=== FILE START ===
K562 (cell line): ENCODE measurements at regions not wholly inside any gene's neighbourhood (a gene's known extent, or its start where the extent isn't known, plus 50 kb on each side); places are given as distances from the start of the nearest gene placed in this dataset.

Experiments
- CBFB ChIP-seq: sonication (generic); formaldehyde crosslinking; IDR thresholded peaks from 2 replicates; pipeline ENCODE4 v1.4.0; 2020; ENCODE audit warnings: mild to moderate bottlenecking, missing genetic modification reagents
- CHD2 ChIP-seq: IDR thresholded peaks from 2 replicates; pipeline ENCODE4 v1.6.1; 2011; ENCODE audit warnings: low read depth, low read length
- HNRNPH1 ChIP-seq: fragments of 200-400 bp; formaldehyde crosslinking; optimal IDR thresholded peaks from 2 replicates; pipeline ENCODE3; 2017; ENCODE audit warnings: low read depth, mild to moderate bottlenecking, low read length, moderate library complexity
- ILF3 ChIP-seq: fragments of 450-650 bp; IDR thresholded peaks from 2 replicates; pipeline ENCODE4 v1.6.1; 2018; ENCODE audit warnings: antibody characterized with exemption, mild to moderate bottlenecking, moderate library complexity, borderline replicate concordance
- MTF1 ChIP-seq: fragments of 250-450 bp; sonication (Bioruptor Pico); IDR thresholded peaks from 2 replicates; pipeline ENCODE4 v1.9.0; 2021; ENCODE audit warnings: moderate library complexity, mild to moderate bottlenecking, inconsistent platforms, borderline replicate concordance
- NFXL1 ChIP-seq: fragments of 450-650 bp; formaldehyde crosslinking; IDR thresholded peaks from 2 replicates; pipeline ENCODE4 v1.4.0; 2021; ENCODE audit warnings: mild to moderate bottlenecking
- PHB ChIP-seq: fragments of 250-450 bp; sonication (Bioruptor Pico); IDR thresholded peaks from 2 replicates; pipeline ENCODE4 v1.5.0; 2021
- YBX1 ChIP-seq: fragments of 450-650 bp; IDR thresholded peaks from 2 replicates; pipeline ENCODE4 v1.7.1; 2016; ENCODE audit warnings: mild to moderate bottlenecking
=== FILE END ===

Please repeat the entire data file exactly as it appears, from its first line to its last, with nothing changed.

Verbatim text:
K562 (cell line): ENCODE measurements at regions not wholly inside any gene's neighbourhood (a gene's known extent, or its start where the extent isn't known, plus 50 kb on each side); places are given as distances from the start of the nearest gene placed in this dataset.

Experiments
- CBFB ChIP-seq: sonication (generic); formaldehyde crosslinking; IDR thresholded peaks from 2 replicates; pipeline ENCODE4 v1.4.0; 2020; ENCODE audit warnings: mild to moderate bottlenecking, missing genetic modification reagents
- CHD2 ChIP-seq: IDR thresholded peaks from 2 replicates; pipeline ENCODE4 v1.6.1; 2011; ENCODE audit warnings: low read depth, low read length
- HNRNPH1 ChIP-seq: fragments of 200-400 bp; formaldehyde crosslinking; optimal IDR thresholded peaks from 2 replicates; pipeline ENCODE3; 2017; ENCODE audit warnings: low read depth, mild to moderate bottlenecking, low read length, moderate library complexity
- ILF3 ChIP-seq: fragments of 450-650 bp; IDR thresholded peaks from 2 replicates; pipeline ENCODE4 v1.6.1; 2018; ENCODE audit warnings: antibody characterized with exemption, mild to moderate bottlenecking, moderate library complexity, borderline replicate concordance
- MTF1 ChIP-seq: fragments of 250-450 bp; sonication (Bioruptor Pico); IDR thresholded peaks from 2 replicates; pipeline ENCODE4 v1.9.0; 2021; ENCODE audit warnings: moderate library complexity, mild to moderate bottlenecking, inconsistent platforms, borderline replicate concordance
- NFXL1 ChIP-seq: fragments of 450-650 bp; formaldehyde crosslinking; IDR thresholded peaks from 2 replicates; pipeline ENCODE4 v1.4.0; 2021; ENCODE audit warnings: mild to moderate bottlenecking
- PHB ChIP-seq: fragments of 250-450 bp; sonication (Bioruptor Pico); IDR thresholded peaks from 2 replicates; pipeline ENCODE4 v1.5.0; 2021
- YBX1 ChIP-seq: fragments of 450-650 bp; IDR thresholded peaks from 2 replicates; pipeline ENCODE4 v1.7.1; 2016; ENCODE audit warnings: mild to moderate bottlenecking